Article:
Hunter Clark
 The first character was for Walter and sort of a core inspiration for the setting.  I created Hunter to be a survivalist, a sniper, and a genius. I gave him Quick Gadgeteer and, to forgo any problems with spending too much time at a work bench when he needed to get into the action now, I gave him an "Instant Invention" cinematic ability: He could spend an action point to forgo creation time (provided I didn't think it was too crazy).  Often, Walter finds himself frustrated when the pacing notches up into action scenes that move faster than he can think, and then comes up with an idea that frustrates me.  So, I granted his character the ability to "take a breather" and ask me to step aside, talk things out, figure out what both of us are trying to do.  To make sense of the fact that his various abilities would give him a great deal of insight into my game, I just went ahead and gave him Illuminated (and why not?  He loves conspiracies!  Why not be a part of them?).  The result was a wandering teacher, "the Man of Letters" who understood technology better than anyone else, carried advanced rounds of his own invention for his massive payload rifle, and had the capacity to bring back civilization, if he played his cards right and defeated the other "players of the game."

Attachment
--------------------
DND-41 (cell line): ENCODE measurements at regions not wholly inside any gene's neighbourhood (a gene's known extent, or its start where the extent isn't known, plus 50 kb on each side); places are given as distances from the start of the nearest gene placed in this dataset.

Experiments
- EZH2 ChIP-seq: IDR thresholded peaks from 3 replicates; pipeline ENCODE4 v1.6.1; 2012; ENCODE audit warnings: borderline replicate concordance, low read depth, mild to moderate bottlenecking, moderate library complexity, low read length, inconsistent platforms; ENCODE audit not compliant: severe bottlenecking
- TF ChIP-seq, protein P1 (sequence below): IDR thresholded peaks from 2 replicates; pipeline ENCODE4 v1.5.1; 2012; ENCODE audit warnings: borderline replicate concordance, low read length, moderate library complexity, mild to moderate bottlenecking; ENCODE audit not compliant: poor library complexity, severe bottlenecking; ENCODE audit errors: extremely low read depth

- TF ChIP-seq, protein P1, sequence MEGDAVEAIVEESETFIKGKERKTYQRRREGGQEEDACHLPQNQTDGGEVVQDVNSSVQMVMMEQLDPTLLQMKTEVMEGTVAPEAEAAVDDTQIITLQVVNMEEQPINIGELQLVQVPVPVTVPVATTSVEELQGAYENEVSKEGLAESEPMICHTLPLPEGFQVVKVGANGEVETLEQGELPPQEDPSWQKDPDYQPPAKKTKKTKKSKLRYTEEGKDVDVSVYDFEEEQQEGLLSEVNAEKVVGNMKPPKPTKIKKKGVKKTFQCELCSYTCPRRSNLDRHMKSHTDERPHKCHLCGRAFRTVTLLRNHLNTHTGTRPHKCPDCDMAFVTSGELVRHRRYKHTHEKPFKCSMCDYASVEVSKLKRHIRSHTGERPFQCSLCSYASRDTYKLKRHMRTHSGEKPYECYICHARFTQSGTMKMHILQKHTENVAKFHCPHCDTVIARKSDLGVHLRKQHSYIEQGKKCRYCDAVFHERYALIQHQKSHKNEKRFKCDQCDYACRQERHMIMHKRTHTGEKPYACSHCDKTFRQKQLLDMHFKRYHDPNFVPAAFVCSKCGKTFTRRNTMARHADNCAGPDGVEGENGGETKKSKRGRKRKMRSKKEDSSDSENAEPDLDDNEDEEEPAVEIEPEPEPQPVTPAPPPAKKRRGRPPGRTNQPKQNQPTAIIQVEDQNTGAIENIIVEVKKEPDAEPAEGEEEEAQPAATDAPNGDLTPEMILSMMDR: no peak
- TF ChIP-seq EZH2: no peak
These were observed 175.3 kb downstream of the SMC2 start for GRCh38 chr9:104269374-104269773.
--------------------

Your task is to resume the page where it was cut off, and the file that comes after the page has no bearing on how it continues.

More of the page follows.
John Franklin
Does he look familiar?  Byler picked him out, and I think he looks pretty good.  I noticed that Byler really enjoyed  being a politically powerful figure in Vampire, and so I thought I'd give him another taste of it, giving him a military leader.  Knowing his love of Space Marines, I wanted to give him a badass, patriotic ubermensch.  The result was John Franklin (I wanted someone a little more Nordic looking, but Josh Holloway will do), a super-soldier created in America's waning days, who woke up after the fall with no memories but the propaganda and indoctrination given to him while "in the tube," (giving him some very exaggerated ideas about America's glory days), supreme military training and TL 9 equipment, including a combat hardsuit and an enchanted, superfine bastard sword built to his stature.  I also gave him a small army called the Old Guard, and two powerful lieutenants, the Black Agent and the Witch.  The result was a cross between Captain America, a Space Marine and King Arthur.  He certainly enjoyed it.